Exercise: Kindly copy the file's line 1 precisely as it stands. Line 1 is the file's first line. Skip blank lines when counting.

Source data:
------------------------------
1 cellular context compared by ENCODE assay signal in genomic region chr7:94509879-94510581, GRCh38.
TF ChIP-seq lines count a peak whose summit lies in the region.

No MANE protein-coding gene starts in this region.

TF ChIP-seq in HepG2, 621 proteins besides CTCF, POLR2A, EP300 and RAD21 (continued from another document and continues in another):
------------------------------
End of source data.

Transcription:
1 cellular context compared by ENCODE assay signal in genomic region chr7:94509879-94510581, GRCh38.